The miracle of mineral baths

Already in 73 BC hot springs or mineral baths served as places for health and rejuvenation. King Herod, the Roman king of Judea, created one of the first world spas on the Dead Sea. Queen Cleopatra built a cosmetics and pharmaceutical factory there. During the Roman Empire, almost every city had access to mineral baths, which were used for public bathing, exercising and socializing. You could find bathhouses from Great Britain to Germany and Algeria.

The famous hot springs of Baden-Baden in Germany have been attracting tourists for centuries. Located on the river Oos, the city of Baden-Baden welcomed the ancient Romans, English Queen Victoria and modern tourists in every way. Considered to be one of the most elegant bathing areas in Europe, Baden-Baden consists of about 29 hot springs, which are transferred by pipes to various baths in the city. Patients are still coming today to seek help in the treatment of gout, paralysis, skin diseases and more.

Native Americans recognized the healing powers of mineral baths, believing that they were a special gift to people from the Great Spirit. All those early spa visitors have found that mineral baths have been effective in treating a range of ailments, including psoriasis, acne, rheumatism and indigestion. The Spanish explorer Hernando DeSoto came across the Vapors Valley at the beginning of the 16th century. He was one of the first Europeans who discovered the healing power of what is now known as Hot Springs, Arkansas.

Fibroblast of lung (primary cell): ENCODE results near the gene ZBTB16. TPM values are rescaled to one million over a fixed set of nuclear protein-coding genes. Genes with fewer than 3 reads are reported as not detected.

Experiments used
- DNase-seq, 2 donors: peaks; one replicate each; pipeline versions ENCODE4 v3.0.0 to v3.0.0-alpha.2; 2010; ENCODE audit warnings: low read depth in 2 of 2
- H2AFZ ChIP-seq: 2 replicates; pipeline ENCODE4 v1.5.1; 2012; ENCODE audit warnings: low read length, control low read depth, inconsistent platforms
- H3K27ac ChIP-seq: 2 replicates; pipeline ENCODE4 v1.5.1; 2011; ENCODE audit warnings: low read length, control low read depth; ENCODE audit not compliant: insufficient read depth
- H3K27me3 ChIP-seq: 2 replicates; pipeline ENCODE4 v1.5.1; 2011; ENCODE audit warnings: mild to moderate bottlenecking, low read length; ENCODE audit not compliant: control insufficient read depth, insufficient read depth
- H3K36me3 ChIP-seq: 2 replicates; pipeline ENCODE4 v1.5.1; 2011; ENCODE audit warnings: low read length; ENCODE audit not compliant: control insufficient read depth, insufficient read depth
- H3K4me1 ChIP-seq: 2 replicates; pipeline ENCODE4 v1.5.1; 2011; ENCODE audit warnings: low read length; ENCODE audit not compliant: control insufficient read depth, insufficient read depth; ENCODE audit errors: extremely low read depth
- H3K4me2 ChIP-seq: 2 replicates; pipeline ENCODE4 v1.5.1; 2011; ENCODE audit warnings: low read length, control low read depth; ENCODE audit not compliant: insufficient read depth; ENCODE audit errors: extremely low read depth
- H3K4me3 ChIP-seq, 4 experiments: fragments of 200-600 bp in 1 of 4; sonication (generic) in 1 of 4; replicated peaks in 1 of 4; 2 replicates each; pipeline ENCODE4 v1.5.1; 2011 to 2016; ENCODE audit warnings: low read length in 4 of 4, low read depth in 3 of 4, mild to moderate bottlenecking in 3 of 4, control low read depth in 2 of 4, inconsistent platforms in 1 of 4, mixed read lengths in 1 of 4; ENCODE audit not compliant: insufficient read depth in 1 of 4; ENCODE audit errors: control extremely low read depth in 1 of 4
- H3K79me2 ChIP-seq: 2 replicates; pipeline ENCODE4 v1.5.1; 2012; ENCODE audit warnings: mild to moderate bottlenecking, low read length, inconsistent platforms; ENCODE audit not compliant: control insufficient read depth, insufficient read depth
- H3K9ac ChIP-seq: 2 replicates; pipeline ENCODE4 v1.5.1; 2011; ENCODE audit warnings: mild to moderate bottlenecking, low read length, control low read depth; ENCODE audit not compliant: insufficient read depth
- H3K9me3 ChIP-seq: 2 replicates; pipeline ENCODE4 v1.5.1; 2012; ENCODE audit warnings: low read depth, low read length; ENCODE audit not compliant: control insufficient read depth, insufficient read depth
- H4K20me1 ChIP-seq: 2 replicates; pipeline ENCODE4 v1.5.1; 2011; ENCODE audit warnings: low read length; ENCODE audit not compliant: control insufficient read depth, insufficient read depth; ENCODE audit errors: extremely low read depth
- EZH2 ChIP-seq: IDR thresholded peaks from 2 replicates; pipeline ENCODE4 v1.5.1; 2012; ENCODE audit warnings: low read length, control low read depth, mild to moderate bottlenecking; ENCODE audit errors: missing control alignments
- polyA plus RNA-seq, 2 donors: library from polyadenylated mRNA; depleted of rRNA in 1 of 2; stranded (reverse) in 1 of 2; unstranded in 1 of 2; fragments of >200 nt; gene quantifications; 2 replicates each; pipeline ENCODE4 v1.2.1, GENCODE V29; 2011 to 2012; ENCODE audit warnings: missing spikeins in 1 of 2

DeSoto was just one of many who came to discover these magical thermal springs that gave rise to Hot Springs National Park. Hot Springs, called the "American Spa", has a rich history, and soon after others appeared. Another American classic, the Roosevelt Bathhouse in Saratoga Springs, New York, attracted sophisticated travelers for soaking in soothing mineral waters in the 1800s. Part of the Gideon Putnam resort, guests believe that water provides preventive benefits, and the use of mineral sources helps reduce stress and strengthen overall body function.

These waters also gave rise to playgrounds for the rich and famous. Almost a century ago, VIP guests traveled by car to Mount Clemens, Michigan or "America & # 39; s Bath City" to experience magical mineral waters. Pumped from 400 meters below the city of Mount Clemens, Henry Ford, William Randolph Hearst and Babe Ruth were among others. It is known that baths relieve joint pain, rheumatism and eczema. It was also a mecca for polio patients. The thriving therapeutic industry was supported by 11 large baths and dozens of holiday hotels in the city.

The West Baden Springs Hotel in French Lick, Indiana, opened during the gilding age, had a fantastic vaulted ceiling, which was considered the "eighth wonder of the world." National Historic Landmark, West Baden's reputation as a mineral resort, has attracted visitors from all over the United States to relax and heal. Renovation in 2007 Covered a 27,000-square-foot spa center with full-body capsules with famous mineral water, making West Baden Springs an undeniable first-class resort.

Mineral sources have also become a source of innovative body treatments. For example, in Harbin Hot Springs in Middleton, California, the therapist Harold Dull developed Watsu, which is a combination of Zen shiatsu with water. Warm and inviting natural spring pools are located on an area of ​​2000 acres. The Hot Springs, Virginia home for the first time welcomed Thomas Jefferson who bathed his waters three times a day for three weeks as a remedy. Today's guests can still "take water" while indulging in luxurious spa treatments.